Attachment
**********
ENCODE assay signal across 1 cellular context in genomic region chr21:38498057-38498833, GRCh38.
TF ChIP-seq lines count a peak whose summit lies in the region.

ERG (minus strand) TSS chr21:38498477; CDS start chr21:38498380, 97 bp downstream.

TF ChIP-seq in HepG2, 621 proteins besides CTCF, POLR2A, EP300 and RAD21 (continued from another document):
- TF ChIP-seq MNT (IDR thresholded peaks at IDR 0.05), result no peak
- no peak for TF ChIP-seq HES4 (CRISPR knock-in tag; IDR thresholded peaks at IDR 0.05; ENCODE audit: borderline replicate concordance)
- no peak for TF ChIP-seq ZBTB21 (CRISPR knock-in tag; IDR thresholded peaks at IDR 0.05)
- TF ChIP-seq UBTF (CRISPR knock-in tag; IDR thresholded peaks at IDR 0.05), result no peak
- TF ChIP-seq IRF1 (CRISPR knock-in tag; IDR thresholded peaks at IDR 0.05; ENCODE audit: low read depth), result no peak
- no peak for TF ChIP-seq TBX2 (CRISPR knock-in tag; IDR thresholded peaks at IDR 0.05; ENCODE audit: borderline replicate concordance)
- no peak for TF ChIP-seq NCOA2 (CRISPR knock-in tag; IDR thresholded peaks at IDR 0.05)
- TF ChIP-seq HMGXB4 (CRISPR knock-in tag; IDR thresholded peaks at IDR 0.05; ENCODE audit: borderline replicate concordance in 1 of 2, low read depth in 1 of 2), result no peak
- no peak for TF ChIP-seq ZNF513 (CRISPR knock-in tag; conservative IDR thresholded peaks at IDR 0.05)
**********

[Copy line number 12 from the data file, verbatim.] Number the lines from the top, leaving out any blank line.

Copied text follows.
- TF ChIP-seq HMGXB4 (CRISPR knock-in tag; IDR thresholded peaks at IDR 0.05; ENCODE audit: borderline replicate concordance in 1 of 2, low read depth in 1 of 2), result no peak